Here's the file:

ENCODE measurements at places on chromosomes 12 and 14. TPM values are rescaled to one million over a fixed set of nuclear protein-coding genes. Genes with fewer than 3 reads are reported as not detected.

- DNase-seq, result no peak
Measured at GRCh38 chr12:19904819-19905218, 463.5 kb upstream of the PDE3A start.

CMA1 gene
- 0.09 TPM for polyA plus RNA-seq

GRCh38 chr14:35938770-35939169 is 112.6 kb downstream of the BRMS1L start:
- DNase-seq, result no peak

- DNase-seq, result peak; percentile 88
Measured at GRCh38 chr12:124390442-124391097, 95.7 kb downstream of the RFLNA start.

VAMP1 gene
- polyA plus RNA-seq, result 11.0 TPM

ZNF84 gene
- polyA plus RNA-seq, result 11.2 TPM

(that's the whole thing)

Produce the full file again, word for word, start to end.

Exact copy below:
ENCODE measurements at places on chromosomes 12 and 14. TPM values are rescaled to one million over a fixed set of nuclear protein-coding genes. Genes with fewer than 3 reads are reported as not detected.

- DNase-seq, result no peak
Measured at GRCh38 chr12:19904819-19905218, 463.5 kb upstream of the PDE3A start.

CMA1 gene
- 0.09 TPM for polyA plus RNA-seq

GRCh38 chr14:35938770-35939169 is 112.6 kb downstream of the BRMS1L start:
- DNase-seq, result no peak

- DNase-seq, result peak; percentile 88
Measured at GRCh38 chr12:124390442-124391097, 95.7 kb downstream of the RFLNA start.

VAMP1 gene
- polyA plus RNA-seq, result 11.0 TPM

ZNF84 gene
- polyA plus RNA-seq, result 11.2 TPM